6 Year-End Tax Planning Strategies
Early Saturday, Dec. 2, the U.S. Senate passed an overhaul of the tax code, which brings the bill one step closer to President Donald Trump. The legislation could make fundamental changes in the way individuals and their families calculate federal income tax. The same bill must be passed out of both chambers of Congress, so the Senate bill needs to now be reconciled with that of the House of Representatives.
There is still uncertainty over when tax reform will be implemented and which proposals from the bills will make their way into law, but there are still strategies individuals can implement before Dec. 31 that can reduce their 2017 tax liability.
1) Make charitable donations. Neither the House nor the Senate bill would repeal the itemized deduction for charitable contributions. Since most other itemized deductions would be eliminated in exchange for a larger standard deduction ($24,000 for joint filers), charitable contributions after 2017 may not yield a tax benefit for some. If you think you will fall in this category, consider accelerating some charitable giving into 2017.
2) Accelerate “discretionary” medical expenses into this year. The House bill, but not the Senate bill, would eliminate the itemized deduction for medical expenses. If this deduction is indeed chopped in the final tax bill, and you are able to claim medical expenses as an itemized deduction this year, consider accelerating medical costs to 2017. For example, order and pay for new glasses, arrange to take care of needed dental work, or install a stair lift for a disabled person before the end of the year.
3) Prepay state and local taxes. Both the House and Senate bills would eliminate the deduction for non-business state and local income or sales tax, but would allow an up-to-$10,000 deduction for real estate taxes on your home. If you expect to owe state and local income taxes when you file your 2017 return next year, consider asking your employer to increase withholding on those taxes. Additional amounts of state and local taxes withheld before the end of the year will be deductible in 2017. Similarly, pay the last installment of estimated state and local taxes for 2017 by Dec. 31 rather than on the 2018 due date.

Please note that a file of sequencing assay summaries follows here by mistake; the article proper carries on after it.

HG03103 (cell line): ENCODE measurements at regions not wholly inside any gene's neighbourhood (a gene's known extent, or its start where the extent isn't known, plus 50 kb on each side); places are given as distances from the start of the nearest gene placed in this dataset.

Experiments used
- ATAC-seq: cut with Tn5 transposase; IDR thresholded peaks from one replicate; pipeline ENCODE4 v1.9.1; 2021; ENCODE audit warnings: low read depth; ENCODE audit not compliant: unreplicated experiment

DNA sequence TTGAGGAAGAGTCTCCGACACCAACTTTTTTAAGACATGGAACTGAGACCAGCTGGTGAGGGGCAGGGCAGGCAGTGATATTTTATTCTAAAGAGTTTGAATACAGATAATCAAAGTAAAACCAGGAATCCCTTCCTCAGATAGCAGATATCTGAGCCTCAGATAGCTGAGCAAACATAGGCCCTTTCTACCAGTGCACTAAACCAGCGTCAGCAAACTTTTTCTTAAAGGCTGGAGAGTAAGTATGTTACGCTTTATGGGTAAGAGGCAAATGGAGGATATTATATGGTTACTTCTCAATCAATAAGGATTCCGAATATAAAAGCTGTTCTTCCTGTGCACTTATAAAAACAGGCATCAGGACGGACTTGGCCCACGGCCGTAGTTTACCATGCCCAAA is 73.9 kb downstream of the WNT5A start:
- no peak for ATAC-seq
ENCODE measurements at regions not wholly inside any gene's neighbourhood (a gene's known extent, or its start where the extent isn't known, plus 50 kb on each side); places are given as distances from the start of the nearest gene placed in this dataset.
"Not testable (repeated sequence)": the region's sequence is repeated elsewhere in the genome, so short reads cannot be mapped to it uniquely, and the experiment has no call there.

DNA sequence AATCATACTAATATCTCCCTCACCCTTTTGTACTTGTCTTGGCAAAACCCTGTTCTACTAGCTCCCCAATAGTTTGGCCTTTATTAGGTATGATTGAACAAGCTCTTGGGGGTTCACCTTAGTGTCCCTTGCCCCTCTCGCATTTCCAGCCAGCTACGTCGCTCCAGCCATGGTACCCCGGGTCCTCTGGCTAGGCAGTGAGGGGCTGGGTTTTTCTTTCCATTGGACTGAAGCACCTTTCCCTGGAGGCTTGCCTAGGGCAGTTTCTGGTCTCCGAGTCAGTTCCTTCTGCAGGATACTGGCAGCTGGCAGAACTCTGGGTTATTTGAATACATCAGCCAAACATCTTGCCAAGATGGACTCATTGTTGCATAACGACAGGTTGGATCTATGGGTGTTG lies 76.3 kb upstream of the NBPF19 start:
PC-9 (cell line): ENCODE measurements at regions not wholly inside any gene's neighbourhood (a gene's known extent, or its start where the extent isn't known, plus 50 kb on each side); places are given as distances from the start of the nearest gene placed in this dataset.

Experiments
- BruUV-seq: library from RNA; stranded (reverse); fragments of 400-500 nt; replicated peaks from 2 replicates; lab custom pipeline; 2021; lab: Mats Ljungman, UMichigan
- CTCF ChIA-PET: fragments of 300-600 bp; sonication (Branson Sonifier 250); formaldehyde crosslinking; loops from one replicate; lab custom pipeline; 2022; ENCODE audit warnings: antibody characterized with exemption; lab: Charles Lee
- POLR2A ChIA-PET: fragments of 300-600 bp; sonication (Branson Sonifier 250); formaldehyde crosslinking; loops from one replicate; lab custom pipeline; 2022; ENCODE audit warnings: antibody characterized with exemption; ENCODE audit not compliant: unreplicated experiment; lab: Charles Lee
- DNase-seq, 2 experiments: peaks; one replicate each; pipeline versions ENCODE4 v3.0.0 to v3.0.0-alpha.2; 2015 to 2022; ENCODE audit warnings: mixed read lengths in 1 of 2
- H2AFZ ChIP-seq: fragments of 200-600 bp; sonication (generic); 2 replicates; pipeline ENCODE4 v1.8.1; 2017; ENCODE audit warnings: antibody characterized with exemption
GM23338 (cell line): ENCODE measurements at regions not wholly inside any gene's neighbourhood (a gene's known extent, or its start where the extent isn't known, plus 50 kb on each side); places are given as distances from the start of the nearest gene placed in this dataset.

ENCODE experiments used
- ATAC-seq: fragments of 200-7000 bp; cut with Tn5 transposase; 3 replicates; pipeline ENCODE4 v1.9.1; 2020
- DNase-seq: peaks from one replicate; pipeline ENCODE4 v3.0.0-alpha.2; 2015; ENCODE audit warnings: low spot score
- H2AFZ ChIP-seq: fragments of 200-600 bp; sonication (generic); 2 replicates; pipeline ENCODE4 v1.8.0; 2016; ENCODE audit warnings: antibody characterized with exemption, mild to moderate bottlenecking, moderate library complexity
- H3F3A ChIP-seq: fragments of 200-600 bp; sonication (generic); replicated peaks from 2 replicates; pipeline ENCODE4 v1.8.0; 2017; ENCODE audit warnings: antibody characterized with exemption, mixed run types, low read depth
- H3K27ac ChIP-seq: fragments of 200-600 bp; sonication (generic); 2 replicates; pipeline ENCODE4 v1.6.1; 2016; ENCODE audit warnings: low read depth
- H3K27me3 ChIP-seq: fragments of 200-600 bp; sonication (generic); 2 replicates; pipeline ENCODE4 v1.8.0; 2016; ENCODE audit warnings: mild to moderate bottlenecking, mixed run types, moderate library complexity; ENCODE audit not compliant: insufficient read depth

4) Sell investments at a loss to offset capital gains you’ve recognized this year. You may be able to lower your 2017 tax bill by selling investments that are now worth less than what you initially paid for them. You can offset the resulting capital losses against capital gains.
5) Receive tax-free profit for sale of principal residence. If you're in the process of selling your principal residence and you wrap up the sale before year end, up to $250,000 of your profit ($500,000 for certain joint filers) will be tax free if you owned and used the property as your main home for at least two of the five years before the sale. However, under the House and Senate bills, the tax-free amounts would apply to post-2017 sales only if you owned and used the property as your main home for five out of the previous eight years.
6) Make 2017 annual exclusion gifts. Even in a potentially changing estate tax environment, making annual exclusion gifts before year end can still benefit your estate plan. The 2017 gift tax annual exclusion allows you to give up to $14,000 per recipient tax free — without using up any of your gift and estate or generation-skipping transfer (GST) tax exemption.
Given the uncertainty over the timing and content of new tax legislation, it may be advisable to delay implementing year-end planning, if practical, until the tax reform picture becomes clearer. But don’t wait too long; some year-end strategies take time to execute.